Panorama of existing site

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Transport

Relevant Extracts from Planning Policies / Previous Appeal Decision Wandsworth Unitary Development Plan – Paragraph 173

Wandsworth Unitary Development Plan - Policy T5

Sixteen percent of households had more cars than reserved parking spaces. However 21%

New developments will only be permitted where they provide safe, secure and direct access

had one or more reserved parking spaces but no vehicles. The level of provision for visitor

for pedestrians, connected to existing pedestrian routes in the surrounding area.

parking was the main aspect of dissatisfaction in the survey. Strategic Guidance requires

Wandsworth Unitary Development Plan - Policy T6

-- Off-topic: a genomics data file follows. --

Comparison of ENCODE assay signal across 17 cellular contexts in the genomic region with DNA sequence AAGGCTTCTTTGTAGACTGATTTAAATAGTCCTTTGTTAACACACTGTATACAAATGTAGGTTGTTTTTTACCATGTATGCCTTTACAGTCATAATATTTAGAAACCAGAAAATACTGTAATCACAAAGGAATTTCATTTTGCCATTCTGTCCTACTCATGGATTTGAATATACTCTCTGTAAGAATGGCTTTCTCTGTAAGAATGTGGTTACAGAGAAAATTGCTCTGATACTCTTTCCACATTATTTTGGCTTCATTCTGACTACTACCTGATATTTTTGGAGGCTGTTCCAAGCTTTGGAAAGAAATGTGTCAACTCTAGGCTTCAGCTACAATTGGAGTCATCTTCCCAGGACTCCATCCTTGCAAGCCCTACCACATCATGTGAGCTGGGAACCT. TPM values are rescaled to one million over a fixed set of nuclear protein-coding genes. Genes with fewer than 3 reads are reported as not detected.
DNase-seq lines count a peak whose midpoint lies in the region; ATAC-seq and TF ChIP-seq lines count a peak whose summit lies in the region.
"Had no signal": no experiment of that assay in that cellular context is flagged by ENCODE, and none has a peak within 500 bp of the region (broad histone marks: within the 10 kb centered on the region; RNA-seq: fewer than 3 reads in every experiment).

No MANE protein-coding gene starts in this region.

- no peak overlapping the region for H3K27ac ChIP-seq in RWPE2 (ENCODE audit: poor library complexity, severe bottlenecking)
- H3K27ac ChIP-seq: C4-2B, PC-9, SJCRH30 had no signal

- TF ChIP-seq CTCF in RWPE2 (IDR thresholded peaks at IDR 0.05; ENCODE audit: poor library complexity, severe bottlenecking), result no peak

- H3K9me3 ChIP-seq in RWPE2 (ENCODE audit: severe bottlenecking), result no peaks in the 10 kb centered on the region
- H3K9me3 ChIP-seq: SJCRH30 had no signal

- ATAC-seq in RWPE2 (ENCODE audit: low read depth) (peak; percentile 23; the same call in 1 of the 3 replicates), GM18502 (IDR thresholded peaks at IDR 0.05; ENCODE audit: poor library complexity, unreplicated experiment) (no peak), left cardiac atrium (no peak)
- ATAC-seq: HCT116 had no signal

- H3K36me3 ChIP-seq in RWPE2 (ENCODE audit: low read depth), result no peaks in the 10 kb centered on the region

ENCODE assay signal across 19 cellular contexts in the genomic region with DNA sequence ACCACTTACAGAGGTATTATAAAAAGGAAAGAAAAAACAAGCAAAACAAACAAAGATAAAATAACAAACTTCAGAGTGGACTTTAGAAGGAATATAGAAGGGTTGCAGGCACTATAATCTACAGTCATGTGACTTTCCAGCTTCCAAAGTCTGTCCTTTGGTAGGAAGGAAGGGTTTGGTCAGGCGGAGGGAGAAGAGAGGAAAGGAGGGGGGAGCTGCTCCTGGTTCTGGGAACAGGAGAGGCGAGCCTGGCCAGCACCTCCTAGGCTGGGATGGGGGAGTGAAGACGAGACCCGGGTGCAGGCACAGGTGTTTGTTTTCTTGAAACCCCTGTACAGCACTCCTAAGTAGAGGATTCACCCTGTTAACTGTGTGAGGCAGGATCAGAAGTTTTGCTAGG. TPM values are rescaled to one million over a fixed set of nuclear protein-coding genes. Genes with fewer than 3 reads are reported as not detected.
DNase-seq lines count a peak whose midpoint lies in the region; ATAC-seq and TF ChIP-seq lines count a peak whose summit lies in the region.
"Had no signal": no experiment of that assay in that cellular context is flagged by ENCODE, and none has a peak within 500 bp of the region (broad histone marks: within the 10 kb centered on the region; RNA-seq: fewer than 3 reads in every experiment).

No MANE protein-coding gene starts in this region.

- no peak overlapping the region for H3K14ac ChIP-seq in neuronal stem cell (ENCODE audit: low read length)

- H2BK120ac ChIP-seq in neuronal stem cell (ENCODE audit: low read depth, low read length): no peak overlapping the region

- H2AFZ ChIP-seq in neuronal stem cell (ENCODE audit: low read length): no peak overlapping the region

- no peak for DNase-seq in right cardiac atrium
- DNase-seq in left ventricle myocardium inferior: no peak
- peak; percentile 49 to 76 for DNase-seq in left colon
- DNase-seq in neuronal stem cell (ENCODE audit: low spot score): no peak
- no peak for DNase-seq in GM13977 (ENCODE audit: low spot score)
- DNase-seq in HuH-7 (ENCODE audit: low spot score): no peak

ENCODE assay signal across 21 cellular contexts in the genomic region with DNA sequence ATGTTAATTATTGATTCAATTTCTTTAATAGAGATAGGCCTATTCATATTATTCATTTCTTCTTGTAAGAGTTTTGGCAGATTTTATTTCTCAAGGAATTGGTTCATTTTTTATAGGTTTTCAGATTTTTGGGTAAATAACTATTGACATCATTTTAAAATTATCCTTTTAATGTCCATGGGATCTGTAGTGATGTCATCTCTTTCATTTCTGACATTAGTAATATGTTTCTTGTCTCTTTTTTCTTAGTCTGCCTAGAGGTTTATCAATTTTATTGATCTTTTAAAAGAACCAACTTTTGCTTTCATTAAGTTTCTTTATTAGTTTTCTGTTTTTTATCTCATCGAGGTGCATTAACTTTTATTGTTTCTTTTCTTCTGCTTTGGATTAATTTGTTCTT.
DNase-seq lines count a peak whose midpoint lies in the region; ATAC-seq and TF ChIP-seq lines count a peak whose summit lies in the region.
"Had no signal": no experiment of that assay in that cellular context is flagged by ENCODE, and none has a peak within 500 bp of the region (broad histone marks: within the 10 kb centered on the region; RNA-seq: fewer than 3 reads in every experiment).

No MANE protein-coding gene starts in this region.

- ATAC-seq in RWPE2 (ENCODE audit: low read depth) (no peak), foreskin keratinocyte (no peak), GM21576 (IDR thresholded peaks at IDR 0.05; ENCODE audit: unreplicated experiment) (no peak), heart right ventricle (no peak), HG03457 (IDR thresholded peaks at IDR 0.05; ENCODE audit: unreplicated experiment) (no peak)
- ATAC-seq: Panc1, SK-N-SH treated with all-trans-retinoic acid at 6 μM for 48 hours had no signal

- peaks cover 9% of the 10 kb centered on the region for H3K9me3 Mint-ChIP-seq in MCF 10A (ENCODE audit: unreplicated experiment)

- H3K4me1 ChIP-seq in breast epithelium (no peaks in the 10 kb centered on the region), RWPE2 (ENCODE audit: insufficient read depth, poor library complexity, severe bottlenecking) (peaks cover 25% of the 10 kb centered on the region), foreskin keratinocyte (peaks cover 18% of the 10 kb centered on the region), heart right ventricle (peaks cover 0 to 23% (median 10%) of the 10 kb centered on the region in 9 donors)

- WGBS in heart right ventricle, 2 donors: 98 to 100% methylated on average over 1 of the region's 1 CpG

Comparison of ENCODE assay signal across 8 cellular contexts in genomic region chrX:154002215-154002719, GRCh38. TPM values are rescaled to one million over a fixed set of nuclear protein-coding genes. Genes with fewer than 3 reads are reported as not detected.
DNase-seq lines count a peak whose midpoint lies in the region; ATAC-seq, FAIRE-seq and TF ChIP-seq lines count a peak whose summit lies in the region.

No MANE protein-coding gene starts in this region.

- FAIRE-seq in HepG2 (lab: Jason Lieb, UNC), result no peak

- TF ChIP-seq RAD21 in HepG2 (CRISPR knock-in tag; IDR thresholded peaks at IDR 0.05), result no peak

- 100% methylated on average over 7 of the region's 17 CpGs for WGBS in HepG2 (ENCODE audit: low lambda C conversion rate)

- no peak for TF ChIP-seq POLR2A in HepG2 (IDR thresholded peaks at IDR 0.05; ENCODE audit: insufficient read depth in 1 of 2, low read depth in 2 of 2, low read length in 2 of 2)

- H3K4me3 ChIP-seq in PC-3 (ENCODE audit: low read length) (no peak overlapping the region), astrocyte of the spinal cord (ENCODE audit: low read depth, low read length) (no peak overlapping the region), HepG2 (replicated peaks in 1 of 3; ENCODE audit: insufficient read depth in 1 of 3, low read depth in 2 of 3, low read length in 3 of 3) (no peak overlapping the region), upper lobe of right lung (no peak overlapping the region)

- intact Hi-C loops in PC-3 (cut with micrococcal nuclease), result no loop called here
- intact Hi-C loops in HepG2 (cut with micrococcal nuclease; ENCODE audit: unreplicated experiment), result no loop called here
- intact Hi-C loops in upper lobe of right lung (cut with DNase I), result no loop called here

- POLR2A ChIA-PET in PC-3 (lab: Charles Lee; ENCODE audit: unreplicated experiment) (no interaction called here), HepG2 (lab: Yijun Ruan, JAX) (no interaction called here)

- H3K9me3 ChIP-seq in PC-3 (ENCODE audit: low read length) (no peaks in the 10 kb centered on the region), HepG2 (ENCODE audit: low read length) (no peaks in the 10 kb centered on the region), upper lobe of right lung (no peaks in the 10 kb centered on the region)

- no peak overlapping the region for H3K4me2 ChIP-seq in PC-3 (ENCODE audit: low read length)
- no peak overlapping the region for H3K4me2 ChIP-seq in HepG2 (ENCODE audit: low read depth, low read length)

maximum restraint based parking standards to be developed. The Council aims to achieve a balance in seeking adequate off-street car parking provision in new developments for occupiers and likely visitors, so as not worsen conditions. It will apply standards flexibly in recognition of the many different considerations that can apply. These include the nature of the likely occupants, the type of accommodation, whether parking is shared, local on-street parking conditions, public transport accessibility, the design and context of the development in terms of the character of the area, and the relationship of the site to the surrounding area. A number of small private and housing association car-free developments (i.e. with no off-street parking provision) have been approved and built. The car parking standards are shown in